KAMPALA – How free are the farmers to sell their produce at the best prices in order to achieve maximum profits? Most Ugandan farmers don’t have that freedom and they are often exploited by traders and middlemen, which has made farming seem unprofitable and a poor man’s job. A number of factors are to blame.
Most farmers are vulnerable and are not in a position to decide on their own. They normally go into the production of commodities whose selling prices are not in a position to determine although they are the producers.
A farmer sets out to grow tomatoes or watermelon and then keeps worrying if the prices will be good by the time of harvesting the crops. It would seem, they are not the owners of their produce since it is the trader to decide how much to pay.
Due to the large size of most families, there is a constant shortage of money in nearly all households. Emergencies such as school fees or sickness often force farmers to sell their crops at low prices. A coffee farmer asks for advance payment from a trader for the coffee berries that are still green.
The trader sets a price which the needy farmer must accept. A month or two later, when the coffee is ripe, the trader harvests it from the farmer’s garden, dries it, processes it, and sells it at thrice the price he bought it.
This happens nearly always in most farming households every time there is an emergency.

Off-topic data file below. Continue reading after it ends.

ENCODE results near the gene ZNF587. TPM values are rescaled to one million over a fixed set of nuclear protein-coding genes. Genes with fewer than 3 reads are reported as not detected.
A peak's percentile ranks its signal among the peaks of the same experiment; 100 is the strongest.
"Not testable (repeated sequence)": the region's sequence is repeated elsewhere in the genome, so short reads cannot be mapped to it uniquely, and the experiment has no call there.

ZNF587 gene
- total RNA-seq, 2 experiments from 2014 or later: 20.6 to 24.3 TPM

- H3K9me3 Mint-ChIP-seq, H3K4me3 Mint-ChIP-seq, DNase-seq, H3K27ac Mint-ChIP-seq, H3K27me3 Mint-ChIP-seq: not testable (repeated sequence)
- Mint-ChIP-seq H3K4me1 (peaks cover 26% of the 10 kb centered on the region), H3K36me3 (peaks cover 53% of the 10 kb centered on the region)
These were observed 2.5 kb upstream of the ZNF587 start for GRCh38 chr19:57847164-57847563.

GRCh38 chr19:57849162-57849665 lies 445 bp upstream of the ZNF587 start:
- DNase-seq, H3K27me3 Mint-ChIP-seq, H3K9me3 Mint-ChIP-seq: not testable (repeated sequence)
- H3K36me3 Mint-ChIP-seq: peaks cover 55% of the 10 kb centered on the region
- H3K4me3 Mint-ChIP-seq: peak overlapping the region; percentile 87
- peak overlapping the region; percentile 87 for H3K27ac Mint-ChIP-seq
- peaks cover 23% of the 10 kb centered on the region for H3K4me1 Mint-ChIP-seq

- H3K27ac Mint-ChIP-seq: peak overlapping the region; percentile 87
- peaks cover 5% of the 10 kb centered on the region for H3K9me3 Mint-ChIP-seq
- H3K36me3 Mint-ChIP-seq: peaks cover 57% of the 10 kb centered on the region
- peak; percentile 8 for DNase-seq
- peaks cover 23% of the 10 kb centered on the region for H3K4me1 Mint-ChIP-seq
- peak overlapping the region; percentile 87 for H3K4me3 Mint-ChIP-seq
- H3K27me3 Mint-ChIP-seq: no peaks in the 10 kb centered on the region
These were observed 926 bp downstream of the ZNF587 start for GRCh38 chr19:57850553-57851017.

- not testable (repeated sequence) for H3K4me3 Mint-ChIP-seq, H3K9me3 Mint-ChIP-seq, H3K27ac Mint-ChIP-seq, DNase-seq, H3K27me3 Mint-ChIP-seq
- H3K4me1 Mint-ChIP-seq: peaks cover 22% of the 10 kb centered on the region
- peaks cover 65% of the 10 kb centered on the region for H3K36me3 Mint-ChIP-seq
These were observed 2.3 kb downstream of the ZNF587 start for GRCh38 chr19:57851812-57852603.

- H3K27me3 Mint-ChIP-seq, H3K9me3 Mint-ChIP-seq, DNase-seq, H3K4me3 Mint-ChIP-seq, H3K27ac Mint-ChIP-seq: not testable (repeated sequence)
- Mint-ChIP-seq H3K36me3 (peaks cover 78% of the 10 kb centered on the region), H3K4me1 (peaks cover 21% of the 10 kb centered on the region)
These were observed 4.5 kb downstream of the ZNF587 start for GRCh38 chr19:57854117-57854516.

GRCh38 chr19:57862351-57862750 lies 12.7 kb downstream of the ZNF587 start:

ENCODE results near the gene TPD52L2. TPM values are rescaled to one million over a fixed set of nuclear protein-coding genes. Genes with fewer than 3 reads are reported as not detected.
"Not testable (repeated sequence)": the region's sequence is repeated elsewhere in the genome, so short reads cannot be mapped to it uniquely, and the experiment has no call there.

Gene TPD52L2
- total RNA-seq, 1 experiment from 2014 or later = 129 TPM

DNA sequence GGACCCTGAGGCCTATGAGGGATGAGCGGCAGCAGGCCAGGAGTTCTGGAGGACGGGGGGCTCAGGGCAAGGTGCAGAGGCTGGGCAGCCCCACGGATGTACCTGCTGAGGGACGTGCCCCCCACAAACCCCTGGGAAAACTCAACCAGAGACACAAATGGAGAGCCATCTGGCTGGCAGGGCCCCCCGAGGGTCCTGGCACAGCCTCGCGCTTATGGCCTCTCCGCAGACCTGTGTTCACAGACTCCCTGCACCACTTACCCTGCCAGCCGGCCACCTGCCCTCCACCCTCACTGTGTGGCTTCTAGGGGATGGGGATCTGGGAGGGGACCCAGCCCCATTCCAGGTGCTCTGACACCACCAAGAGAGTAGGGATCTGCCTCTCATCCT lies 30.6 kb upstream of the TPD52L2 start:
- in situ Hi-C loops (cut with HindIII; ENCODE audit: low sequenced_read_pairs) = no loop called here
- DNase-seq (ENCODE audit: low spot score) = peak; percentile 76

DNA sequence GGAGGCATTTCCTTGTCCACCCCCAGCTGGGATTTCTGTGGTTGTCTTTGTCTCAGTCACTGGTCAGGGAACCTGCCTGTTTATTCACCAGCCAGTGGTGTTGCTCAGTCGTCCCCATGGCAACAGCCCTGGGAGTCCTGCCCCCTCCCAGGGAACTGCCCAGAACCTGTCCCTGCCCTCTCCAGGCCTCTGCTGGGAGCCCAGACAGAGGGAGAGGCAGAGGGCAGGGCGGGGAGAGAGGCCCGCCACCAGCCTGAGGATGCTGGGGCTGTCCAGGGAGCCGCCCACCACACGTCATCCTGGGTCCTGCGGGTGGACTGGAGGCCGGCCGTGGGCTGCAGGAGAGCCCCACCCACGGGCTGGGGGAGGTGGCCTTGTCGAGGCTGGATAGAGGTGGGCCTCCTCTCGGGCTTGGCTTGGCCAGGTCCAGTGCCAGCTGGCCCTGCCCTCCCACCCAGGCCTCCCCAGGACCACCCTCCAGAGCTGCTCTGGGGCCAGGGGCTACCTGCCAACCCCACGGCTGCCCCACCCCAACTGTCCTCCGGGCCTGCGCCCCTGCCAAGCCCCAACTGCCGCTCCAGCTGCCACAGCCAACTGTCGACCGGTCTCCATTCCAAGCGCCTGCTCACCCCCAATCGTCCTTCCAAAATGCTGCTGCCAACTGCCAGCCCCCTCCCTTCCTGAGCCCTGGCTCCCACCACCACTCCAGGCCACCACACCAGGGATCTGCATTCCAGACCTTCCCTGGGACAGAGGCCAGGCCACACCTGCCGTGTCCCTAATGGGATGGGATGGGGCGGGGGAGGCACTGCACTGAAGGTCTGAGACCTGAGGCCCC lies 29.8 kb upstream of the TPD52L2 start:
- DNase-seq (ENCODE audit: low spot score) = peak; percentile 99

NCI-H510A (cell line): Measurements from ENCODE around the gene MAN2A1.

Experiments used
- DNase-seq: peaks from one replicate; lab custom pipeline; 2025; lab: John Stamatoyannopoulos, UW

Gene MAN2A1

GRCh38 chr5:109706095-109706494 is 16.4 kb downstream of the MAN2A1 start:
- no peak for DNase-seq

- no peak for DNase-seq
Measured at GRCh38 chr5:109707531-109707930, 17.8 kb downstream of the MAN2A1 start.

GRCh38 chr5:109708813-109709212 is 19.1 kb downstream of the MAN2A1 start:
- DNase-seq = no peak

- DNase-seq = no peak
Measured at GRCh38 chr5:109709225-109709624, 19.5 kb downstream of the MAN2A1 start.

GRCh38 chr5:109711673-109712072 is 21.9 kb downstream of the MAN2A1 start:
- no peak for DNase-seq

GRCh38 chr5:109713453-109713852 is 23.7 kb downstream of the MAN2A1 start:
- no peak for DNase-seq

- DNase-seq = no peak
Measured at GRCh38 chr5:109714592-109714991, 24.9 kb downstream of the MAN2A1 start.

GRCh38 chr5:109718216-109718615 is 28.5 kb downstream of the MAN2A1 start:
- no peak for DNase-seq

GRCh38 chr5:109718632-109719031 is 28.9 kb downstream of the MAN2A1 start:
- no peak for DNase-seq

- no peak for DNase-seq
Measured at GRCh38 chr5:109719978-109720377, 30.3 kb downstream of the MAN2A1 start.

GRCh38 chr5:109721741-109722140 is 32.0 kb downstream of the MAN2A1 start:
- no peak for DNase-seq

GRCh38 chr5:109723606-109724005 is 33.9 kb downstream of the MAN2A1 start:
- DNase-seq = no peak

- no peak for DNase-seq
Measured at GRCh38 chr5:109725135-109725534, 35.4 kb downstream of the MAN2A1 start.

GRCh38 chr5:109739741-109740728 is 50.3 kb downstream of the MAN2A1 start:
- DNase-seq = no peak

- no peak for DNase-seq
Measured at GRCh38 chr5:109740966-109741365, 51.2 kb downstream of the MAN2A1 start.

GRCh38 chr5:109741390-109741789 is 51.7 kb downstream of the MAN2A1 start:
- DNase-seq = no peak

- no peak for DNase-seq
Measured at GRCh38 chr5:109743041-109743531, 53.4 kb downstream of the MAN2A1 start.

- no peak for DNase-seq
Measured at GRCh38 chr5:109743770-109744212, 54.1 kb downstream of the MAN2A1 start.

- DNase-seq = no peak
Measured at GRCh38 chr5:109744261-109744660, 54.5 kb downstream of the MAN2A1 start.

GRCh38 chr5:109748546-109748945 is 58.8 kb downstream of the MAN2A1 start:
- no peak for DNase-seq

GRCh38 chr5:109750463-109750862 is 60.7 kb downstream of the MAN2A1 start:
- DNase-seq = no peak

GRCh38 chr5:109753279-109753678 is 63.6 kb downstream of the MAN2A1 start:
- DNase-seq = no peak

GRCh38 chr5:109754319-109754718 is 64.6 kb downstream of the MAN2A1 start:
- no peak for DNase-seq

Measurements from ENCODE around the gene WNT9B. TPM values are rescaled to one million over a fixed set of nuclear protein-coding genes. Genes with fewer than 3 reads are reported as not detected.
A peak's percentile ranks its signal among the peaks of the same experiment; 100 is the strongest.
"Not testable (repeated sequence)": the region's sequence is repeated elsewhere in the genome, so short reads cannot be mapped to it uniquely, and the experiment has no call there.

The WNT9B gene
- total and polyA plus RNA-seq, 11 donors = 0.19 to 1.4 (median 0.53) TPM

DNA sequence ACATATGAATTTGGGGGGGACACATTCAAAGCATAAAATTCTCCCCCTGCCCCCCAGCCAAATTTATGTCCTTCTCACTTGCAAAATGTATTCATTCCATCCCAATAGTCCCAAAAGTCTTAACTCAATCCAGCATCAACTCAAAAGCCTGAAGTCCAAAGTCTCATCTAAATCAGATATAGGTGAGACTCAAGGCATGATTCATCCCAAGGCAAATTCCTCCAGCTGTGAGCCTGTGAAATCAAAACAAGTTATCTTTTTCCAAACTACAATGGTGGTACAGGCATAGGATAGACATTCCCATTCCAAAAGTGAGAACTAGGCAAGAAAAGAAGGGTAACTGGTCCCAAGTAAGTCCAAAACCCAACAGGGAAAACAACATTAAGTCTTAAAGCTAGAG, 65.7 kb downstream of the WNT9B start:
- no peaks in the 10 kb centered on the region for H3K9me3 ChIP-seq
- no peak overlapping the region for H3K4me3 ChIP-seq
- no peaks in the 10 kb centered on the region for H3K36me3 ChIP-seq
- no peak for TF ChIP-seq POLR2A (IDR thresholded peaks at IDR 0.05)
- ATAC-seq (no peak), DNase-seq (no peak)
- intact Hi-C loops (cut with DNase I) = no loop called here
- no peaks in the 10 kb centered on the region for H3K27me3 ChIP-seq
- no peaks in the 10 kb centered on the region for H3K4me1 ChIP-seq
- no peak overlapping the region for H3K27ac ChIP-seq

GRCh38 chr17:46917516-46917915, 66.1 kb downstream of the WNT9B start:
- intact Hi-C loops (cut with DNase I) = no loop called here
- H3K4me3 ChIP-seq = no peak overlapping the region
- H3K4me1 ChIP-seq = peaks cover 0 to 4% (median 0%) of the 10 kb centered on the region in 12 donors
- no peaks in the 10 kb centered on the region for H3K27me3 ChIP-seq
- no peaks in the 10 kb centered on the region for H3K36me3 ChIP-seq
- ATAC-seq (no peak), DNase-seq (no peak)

Whenever the farmer puts himself at the mercy of a middleman to determine the price of a farm product he ends up the loser because most traders are Shylocks of sorts.
The majority of farmers have no storage facilities for perishable products like vegetables, bananas, fruits, milk, and eggs which they struggle to sell off quickly before they get spoilt. Often farmers have to accept the prices offered by the traders out of fear of losing the products when they get rotten. Yet producing the items involves purchasing inputs like pesticides, feeds, and medications whose prices remain high regardless of the products’ unpredictable marketing challenges.
Since we depend on rain-fed agriculture, most crops are produced at the same time, usually, following a rainy season and when all the other farmers have the same items in plenty. Excessive produce results in low prices for the farmer.